4. Be Friendly Towards Everyone. The old approach, “if you can’t say anything nice to someone, don’t say anything at all,” is actually a fantastic approach. It’s an unwritten rule, for the most part, and everyone follows it because if you don’t, everyone doesn’t like you, and you’re kicked from the Discord server with no words of animosity whatsoever. I believe people are mean to one another on social media to cause arguments because they get off on others joining in on their side. They want a sense of community as well, but they solely want to be mean and talk down to other people. When they don’t see anyone taking their side, they leave.
  5. Be Consistent. This goes for whatever community you run, no matter if it’s a YouTube channel, Instagram, Discord Server, or something else. You need to continue to upload weekly, biweekly, monthly, etc. This keeps your community excited and updated on what’s going on and why they should continue to be a part of your community. If John and Hank stopped uploading 5 years ago, I guarantee the amount of users on the Nerdfighter Discord server would have plummeted by now, even if there would be a few others left just for fun. Staying consistent with yearly projects like the P4A, or even just something for fun everyone can work on, keeps a community excited to stick together one more year.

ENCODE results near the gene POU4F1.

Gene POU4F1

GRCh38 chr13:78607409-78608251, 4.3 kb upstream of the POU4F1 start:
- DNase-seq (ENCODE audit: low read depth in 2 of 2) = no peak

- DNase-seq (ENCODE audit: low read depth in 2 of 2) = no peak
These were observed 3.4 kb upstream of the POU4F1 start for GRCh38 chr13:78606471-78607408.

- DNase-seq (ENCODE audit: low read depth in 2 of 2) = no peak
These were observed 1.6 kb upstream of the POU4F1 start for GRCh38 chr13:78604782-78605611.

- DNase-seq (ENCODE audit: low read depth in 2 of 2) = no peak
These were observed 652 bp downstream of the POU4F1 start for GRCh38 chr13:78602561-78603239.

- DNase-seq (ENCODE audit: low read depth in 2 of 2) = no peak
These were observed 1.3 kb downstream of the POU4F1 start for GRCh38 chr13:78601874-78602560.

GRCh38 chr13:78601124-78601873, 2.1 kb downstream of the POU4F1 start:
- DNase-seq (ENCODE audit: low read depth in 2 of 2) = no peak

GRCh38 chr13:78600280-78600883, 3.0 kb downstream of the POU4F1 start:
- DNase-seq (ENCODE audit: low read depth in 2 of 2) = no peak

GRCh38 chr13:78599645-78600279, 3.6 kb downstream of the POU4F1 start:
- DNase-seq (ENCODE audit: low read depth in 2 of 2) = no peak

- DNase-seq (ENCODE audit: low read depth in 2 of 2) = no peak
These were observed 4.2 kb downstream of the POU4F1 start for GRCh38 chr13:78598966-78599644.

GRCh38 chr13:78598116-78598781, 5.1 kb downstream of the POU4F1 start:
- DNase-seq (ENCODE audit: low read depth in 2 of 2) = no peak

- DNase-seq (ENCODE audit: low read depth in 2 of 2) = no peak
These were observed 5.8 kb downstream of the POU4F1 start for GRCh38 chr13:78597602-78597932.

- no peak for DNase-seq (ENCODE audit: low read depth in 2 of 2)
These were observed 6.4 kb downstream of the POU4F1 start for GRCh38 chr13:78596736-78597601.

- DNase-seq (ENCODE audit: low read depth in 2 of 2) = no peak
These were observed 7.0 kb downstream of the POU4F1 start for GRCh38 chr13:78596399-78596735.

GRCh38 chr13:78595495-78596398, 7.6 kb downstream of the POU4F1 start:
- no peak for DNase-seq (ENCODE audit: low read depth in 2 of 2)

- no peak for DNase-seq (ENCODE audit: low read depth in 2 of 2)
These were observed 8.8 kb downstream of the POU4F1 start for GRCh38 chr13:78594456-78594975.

Photo by Clark Tibbs on Unsplash

What do you all think?

Are any of you a part of a positive community like this, online or off?

And can a community exist online while avoiding the toxicity of the outside world? Or is it inevitable that over time communities will change for the worse and be replaced by more animosity than kindness?



Justin Bennett-Cohen

I’m a Writer, Photographer, and lover of food and bad puns.